Can’t Fall Asleep, A Poem

there’s a merry-go-round in my brain

and the speed is set to insane.

the more I try to slow them down,

the faster those horsies go around.

but it’s not the horsies that are in control,

it’s my twisted face  in the mirror that has the role.

are you me? are you sane?

no, I’m just a dead wind in your brain.

The Wall of No Names

The lost man screams at the wall of no names all night long, then at sunrise blends in soundlessly with the anonymous bricks.  Sun brings out the morning wall worshippers, dressed in black robes, to kiss random bricks, while every fourth one drops to their knees and bashes their heads against the wall until the front of their skulls are thoroughly caved in, dropping like charcoal ash figures into the bloody dust then melting into black oily pools. Each morning, for thousands of years, this ritual has played out, losing one out of every four– and it will go on apparently, until there are only four left. With each cycle there is one lost man among millions of acolytes that screams at the wall, then each one fuses with the wall at sunrise.

The lost man, with eyes of iron will, watches the great looming shadows on the horizon, watches them fast progressing across the plain, for what is coming will surely raze this wall of no names, of no known origin, erected well beyond recollected time.  Great clouds of sun-tinged dust, and flaming shadows race across the sun-scorched desolate plain.  The remaining four wall worshippers seem to take no notice, but all have begun to bash heads against their beloved wall, if only now to save them from some more sinister fate. Bits of bloody hairy scalp drop off the wall, clods of macabre mud. As useless now as mud.

The last lost man waits with the dull intensity of brick for the sun’s black purge. Which will surely come.

Go Away

The fog was slow to recede that morning. Denny looked out the window and saw all the big oaks halfway across the backyard, half-visible, submerged in a fallen cloud. That’s how he liked to think of fog– as a fallen cloud, too heavy to stay up in the sky. He was only eight, but he was fanciful like that.

The football lay on a pile of wet leaves, the same spot he left it last night just before dinner, when he had been playing catch by himself. His dad was in London for two months, on business. He loved his mom, but she just couldn’t toss a football worth a damn, even though she had actually tried. On the first attempt the football clunked about ten feet in front of her. She smiled, embarassed, then tried again: this time the ball sailed funkily through the air (his dad slung a perfect spiral) and hit one of the fat oaks, ricocheting at a weird angle and sent their cat, Wilma, running for safety underneath the back porch. “Oh damn, Denny, I think I’ve broken a nail. I’m sorry, I suck at this. Maybe a game of scrabble later? Well, have fun, I’m going to cook dinner. Stay in the yard, honey.”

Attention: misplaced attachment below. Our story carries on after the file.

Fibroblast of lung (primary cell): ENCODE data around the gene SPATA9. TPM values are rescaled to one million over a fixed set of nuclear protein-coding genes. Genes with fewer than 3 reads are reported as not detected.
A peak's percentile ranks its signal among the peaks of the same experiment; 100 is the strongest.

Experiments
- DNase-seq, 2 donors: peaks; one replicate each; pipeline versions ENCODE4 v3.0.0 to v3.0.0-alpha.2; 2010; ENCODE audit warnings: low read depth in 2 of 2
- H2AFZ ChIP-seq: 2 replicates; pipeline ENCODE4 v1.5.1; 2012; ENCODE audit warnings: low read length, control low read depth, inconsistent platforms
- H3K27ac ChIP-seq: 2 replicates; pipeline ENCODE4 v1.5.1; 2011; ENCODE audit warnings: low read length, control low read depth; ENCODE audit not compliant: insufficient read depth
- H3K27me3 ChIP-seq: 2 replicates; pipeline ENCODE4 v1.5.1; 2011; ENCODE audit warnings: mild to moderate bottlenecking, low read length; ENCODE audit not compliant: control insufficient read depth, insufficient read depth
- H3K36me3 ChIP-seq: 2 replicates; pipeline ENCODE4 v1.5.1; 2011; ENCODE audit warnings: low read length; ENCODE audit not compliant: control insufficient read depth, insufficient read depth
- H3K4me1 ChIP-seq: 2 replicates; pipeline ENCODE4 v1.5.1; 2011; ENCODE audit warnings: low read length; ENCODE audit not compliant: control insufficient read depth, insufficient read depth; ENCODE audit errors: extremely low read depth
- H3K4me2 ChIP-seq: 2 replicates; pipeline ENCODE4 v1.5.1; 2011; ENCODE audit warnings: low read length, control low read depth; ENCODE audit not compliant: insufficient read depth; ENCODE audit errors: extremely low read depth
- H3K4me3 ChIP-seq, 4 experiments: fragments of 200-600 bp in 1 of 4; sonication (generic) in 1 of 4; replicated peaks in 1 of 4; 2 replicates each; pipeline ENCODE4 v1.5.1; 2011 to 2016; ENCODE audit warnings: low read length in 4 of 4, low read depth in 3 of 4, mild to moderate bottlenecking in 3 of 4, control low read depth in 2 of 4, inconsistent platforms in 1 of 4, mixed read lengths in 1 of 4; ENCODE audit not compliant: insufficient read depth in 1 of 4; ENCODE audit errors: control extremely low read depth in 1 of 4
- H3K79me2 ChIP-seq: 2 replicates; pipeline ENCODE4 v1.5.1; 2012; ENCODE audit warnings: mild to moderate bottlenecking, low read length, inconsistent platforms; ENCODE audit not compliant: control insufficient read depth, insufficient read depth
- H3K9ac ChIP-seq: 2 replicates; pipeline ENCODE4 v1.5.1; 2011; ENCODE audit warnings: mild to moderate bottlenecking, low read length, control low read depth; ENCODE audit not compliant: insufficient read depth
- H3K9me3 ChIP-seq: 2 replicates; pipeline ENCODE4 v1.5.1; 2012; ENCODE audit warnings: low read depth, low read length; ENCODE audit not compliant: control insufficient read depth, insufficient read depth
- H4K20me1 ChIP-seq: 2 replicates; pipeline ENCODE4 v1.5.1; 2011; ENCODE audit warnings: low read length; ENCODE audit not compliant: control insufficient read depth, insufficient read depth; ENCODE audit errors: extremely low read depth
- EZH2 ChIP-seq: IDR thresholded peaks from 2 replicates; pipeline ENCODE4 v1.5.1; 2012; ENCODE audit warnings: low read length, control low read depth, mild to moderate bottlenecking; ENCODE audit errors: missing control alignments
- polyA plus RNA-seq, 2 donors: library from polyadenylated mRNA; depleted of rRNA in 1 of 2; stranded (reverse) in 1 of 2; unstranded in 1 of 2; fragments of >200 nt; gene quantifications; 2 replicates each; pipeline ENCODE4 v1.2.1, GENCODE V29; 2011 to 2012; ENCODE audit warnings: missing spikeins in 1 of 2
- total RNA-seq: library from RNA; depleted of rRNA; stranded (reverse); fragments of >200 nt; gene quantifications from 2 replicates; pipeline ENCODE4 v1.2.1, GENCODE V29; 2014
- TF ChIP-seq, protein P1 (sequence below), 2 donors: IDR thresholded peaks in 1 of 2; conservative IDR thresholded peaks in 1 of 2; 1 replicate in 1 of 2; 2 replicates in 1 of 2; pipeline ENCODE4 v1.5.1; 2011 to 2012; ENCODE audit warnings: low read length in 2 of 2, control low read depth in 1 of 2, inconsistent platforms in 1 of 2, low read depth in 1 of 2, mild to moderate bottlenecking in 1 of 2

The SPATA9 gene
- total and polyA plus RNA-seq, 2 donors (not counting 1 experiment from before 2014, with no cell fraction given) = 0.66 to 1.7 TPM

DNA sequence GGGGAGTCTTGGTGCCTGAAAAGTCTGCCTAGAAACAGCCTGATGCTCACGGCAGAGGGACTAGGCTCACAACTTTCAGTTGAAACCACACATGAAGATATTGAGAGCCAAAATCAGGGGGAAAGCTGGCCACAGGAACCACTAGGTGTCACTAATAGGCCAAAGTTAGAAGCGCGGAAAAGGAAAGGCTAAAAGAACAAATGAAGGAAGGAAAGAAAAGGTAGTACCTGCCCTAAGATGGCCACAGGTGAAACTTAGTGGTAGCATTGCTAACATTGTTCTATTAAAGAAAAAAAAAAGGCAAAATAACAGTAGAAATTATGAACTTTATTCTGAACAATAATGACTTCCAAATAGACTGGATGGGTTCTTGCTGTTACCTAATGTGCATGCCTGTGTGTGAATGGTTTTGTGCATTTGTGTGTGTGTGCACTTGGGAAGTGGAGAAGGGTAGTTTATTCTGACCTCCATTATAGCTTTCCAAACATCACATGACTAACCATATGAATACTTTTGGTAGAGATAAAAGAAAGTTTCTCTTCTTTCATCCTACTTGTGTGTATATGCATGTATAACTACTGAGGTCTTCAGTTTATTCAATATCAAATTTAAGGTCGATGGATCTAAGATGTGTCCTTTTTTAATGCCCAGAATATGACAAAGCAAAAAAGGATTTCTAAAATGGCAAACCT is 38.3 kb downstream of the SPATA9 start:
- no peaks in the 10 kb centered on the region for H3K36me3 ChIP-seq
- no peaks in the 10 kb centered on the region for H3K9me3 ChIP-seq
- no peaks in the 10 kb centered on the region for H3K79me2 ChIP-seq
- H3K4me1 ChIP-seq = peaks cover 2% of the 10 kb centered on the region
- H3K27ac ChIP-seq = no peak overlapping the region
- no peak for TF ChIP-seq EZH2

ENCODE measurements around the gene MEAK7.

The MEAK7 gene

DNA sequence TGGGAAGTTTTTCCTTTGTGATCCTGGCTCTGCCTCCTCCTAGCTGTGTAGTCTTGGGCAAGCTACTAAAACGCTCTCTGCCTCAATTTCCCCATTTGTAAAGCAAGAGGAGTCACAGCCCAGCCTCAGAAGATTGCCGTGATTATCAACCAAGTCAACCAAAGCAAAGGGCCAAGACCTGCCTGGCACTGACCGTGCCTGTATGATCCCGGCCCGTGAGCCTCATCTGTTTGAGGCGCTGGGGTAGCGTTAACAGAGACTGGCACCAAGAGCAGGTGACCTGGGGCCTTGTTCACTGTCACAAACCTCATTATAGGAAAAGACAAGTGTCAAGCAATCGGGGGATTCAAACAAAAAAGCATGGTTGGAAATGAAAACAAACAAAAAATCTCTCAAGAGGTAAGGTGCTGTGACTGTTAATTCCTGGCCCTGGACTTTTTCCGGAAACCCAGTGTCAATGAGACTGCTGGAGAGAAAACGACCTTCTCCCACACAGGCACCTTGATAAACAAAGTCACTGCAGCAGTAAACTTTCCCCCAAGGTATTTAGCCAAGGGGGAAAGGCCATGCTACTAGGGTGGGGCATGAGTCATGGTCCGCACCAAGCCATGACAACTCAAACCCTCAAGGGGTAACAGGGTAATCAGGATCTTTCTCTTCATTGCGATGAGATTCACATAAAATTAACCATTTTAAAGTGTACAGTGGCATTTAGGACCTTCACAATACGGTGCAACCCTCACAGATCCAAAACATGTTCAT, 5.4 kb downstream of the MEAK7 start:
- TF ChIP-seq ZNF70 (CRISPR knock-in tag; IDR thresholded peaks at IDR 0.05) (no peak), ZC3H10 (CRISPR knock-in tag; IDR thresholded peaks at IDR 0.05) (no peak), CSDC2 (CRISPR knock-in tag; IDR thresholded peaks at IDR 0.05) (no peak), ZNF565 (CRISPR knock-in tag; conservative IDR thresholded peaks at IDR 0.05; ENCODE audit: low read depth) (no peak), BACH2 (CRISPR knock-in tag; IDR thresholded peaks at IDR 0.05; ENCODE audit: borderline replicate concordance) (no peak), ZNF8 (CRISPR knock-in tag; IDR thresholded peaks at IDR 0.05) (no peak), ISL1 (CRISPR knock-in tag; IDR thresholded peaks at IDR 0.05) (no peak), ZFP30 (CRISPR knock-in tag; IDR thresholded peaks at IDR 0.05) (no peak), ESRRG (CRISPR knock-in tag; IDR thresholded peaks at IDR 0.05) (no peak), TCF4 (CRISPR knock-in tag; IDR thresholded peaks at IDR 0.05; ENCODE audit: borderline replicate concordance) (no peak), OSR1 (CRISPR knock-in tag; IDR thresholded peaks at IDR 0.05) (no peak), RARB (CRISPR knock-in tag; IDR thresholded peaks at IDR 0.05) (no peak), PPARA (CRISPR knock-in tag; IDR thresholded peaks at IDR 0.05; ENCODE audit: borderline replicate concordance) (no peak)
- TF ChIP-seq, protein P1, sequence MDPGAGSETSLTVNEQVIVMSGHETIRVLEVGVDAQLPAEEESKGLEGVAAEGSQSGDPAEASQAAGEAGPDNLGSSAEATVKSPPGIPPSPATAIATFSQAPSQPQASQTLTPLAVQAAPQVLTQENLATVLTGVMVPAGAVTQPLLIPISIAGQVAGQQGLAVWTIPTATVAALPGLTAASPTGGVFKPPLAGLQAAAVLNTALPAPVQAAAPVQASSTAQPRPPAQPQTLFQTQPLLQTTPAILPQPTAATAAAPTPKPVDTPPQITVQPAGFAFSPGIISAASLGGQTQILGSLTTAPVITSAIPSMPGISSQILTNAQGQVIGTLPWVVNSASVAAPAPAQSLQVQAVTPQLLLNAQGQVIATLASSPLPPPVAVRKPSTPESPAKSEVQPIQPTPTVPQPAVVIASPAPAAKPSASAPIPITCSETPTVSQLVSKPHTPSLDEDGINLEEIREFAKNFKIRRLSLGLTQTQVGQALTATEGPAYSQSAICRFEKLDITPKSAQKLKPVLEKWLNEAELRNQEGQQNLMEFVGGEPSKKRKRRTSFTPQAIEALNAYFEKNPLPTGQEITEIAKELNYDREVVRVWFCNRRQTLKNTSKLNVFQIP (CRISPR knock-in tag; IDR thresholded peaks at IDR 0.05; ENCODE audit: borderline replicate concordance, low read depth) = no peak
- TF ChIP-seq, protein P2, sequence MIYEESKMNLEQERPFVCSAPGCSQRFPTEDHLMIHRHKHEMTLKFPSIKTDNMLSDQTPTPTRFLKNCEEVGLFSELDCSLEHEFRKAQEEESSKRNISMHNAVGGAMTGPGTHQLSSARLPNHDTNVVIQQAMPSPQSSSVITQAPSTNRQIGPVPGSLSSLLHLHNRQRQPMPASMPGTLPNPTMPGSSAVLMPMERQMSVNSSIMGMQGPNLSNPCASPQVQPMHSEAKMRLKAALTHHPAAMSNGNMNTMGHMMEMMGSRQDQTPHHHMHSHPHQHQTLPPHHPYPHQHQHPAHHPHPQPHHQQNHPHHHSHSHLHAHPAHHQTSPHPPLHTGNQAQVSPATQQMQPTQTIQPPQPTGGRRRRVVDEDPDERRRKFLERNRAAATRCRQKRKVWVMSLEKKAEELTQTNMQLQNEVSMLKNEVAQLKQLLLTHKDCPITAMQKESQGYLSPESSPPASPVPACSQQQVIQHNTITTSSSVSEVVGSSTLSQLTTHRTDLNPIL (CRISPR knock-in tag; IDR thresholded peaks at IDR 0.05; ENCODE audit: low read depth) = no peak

But she had been too tired for scrabble, on her third glass of burgandy, staring at the telephone as if trying telepathically to get it to ring. Maybe she was missing dad even more than he was…
8 o’clock and still his mother hadn’t come into his room– now, finally, knocking first– to nudge him toward that before school ritual that had been going on for four years now. Too much wine again. Oh well, he’d have to give himself that nudge this morning, although he was really wanting to pretend he was still asleep and when his mother reached down to shake him gently awake, he’d throw off his covers suddenly and yell, “Boo!” But he’d done it a lot lately, so she would probably be expecting it anyway. But this morning, she did not come. When his clock flashed 8:20, he slipped out of bed, rubbing the sleep out of his eyes, then wandered downstairs to the kitchen to see if his mother might be there. He didn’t see her there, or smell the fading morning cigarette he usually smelled either.

He looked out onto the patio to see if she was there; she sometimes sat out on the wicker chair in good weather to watch the birds peck at ground, or chat with her senile neighbor Gladys, who on her worst days talked to the crows like they were her errant children, but on her better days, beamed with the dulled sun of age, that weak autumn sun breaking through late fog, if only to scour out one last, happy, bright, before death.

Close Call

A little brown recluse spider came in from the cold. It was resting on the handle of my screendoor and I just caught sight of it before I reached for the handle to go outside. Any other spot and I might of not squashed you in the green-white folds of a discarded snot rag. Any other– but it was like you were waiting for me, right there perched on the only spot that allowed an exit. Out into the cold night. Man, it’s a cold night tonight.